by Audrey Harper
I swirled the last mouthful of coffee around the bottom of my porcelain cup, my eyes unfocused as I thought about the taste of the drink. It was sweet, and clung to the side of my tongue like a film. I scratched my tongue against my teeth before taking the last sip.
The cafe around me was busy. There were tables filled to capacity with students from the local college studying for finals or chatting away. The workers behind the counter greeted every new customer with the kind of enthusiasm that only morning people can muster. Coupled with the whirring of blenders and the espresso machine, the sounds of humanity created what was normally the perfect white noise for work.
But I couldn’t focus on my work. Flitting at the edge of my vision were shadows, sometimes human shaped, sometimes not. Yet whenever I turned to see who was standing behind me, nothing was there. I shook my head and fixed my eyes on my computer screen. This article had to be written by midnight tonight, and I had procrastinated long enough.
I looked up at the barista standing beside my table. She was short in stature, and her long, dark hair was pulled back into a ponytail beneath her uniform hat. In her hand was a coffee pot, and she was gesturing it towards my empty cup. This would be my fifth refill, but I nodded anyways. The barista gave me a quick smile as she poured the coffee to the brim, and then drifted back towards the counter.
I lifted the fresh coffee to my lips, wincing violently as the heat struck my tongue. I lowered the cup and glanced around to make sure no one had witnessed me burn myself.
Then, I saw it. Some dark shape lurking in the alcove that lead to the cafe’s bathrooms. I sat as still as my caffeine-fueled body would allow, only tapping the tip of one finger against the corner of my computer and bouncing one leg. I stared at the shape, trying to discern features, limbs, anything that would tell me it was human. But I couldn’t be sure.
One of the students got up from her table and walked in the direction of the bathrooms. I wanted to call out and stop her. Did she not see the shadowy thing right there?
She passed by without a second thought, and I breathed out a shaky sigh of relief. No, it was fine. It was probably just some local tacking up a flyer on the bulletin boards that lined the alcove walls.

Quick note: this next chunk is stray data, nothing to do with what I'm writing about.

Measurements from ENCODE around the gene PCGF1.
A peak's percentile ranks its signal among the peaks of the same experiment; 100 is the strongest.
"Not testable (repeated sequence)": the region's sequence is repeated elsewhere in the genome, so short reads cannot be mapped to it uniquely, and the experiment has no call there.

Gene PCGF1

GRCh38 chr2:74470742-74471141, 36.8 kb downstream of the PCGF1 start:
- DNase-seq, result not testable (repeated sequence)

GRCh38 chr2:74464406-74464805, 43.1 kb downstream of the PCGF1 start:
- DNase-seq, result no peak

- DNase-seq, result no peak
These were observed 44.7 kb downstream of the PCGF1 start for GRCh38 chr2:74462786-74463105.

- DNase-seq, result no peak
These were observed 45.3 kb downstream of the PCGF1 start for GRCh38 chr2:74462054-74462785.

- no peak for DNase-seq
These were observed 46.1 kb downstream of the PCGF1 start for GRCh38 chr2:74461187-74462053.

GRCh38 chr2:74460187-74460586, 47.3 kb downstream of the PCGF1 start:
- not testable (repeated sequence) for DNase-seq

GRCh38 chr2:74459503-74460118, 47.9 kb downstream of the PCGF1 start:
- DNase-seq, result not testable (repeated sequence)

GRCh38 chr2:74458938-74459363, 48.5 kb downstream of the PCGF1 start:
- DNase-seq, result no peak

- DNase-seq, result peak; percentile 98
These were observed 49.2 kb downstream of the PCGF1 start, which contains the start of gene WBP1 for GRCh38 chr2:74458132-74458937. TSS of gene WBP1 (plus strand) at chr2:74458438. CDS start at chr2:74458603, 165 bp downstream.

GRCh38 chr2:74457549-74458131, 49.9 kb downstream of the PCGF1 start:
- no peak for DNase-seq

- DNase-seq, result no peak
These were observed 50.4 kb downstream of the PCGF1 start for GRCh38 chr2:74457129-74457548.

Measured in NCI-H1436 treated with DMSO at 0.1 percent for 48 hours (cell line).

“Breathe,” I muttered to myself. “It’s just all the coffee making you this nervous.”
I decided that the next time the barista came over to fill my mug I would refuse. Maybe I would ask for a water instead.
After a few minutes of fruitless screen-staring, I glanced up to see that the shadow had eyes and that it was looking straight at me. That wasn’t a person. There was no way a human being could have glowing white eyes, swimming in the inky form of what could have been a face. My entire body went stiff with fear, even my tapping finger ceased movement. I could only stare into those eyes…
The figure moved closer to the edge of the alcove, and long, shadowing fingers curled around the corner, almost as if it were pulling itself closer to look at me better. The fingers were longer than entire hand, with pointed, dirty nails. Why was this the only shape I could make out of this creature? The fingers, no, the claws, scratched into the wall as the figure moved back down the alcove and out of sight.
A moment of relief swept over me as my body relaxed. I shook my head and glanced at my coffee cup, thinking that maybe I should order that water now. But with a start, I realized the student hadn’t come back from the bathroom, and if by some chance what I’d seen hadn’t been a figment of my imagination, that’s the direction the figure had gone.